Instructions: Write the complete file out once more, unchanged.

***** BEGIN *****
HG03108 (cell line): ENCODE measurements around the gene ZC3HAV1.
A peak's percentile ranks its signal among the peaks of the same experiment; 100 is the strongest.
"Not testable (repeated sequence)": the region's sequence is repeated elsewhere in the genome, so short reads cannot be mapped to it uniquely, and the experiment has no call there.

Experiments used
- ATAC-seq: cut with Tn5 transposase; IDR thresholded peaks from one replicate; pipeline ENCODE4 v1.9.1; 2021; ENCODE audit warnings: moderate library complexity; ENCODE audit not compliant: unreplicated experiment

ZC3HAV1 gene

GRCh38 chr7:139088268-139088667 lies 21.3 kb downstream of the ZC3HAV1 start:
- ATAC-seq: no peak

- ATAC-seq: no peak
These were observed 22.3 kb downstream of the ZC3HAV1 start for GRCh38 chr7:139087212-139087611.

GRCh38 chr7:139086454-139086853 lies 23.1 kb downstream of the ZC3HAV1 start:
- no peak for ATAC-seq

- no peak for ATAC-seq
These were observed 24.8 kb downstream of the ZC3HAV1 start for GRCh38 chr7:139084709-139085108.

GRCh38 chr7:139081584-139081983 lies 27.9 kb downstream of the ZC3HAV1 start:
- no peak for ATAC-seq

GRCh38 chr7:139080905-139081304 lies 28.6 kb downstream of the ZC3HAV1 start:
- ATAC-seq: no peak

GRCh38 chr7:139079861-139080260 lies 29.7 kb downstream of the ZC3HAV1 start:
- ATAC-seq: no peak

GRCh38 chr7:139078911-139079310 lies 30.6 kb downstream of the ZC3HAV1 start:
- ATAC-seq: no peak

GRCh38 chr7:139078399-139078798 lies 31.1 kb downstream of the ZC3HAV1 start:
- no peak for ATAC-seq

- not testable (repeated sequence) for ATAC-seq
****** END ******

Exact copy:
HG03108 (cell line): ENCODE measurements around the gene ZC3HAV1.
A peak's percentile ranks its signal among the peaks of the same experiment; 100 is the strongest.
"Not testable (repeated sequence)": the region's sequence is repeated elsewhere in the genome, so short reads cannot be mapped to it uniquely, and the experiment has no call there.

Experiments used
- ATAC-seq: cut with Tn5 transposase; IDR thresholded peaks from one replicate; pipeline ENCODE4 v1.9.1; 2021; ENCODE audit warnings: moderate library complexity; ENCODE audit not compliant: unreplicated experiment

ZC3HAV1 gene

GRCh38 chr7:139088268-139088667 lies 21.3 kb downstream of the ZC3HAV1 start:
- ATAC-seq: no peak

- ATAC-seq: no peak
These were observed 22.3 kb downstream of the ZC3HAV1 start for GRCh38 chr7:139087212-139087611.

GRCh38 chr7:139086454-139086853 lies 23.1 kb downstream of the ZC3HAV1 start:
- no peak for ATAC-seq

- no peak for ATAC-seq
These were observed 24.8 kb downstream of the ZC3HAV1 start for GRCh38 chr7:139084709-139085108.

GRCh38 chr7:139081584-139081983 lies 27.9 kb downstream of the ZC3HAV1 start:
- no peak for ATAC-seq

GRCh38 chr7:139080905-139081304 lies 28.6 kb downstream of the ZC3HAV1 start:
- ATAC-seq: no peak

GRCh38 chr7:139079861-139080260 lies 29.7 kb downstream of the ZC3HAV1 start:
- ATAC-seq: no peak

GRCh38 chr7:139078911-139079310 lies 30.6 kb downstream of the ZC3HAV1 start:
- ATAC-seq: no peak

GRCh38 chr7:139078399-139078798 lies 31.1 kb downstream of the ZC3HAV1 start:
- no peak for ATAC-seq

- not testable (repeated sequence) for ATAC-seq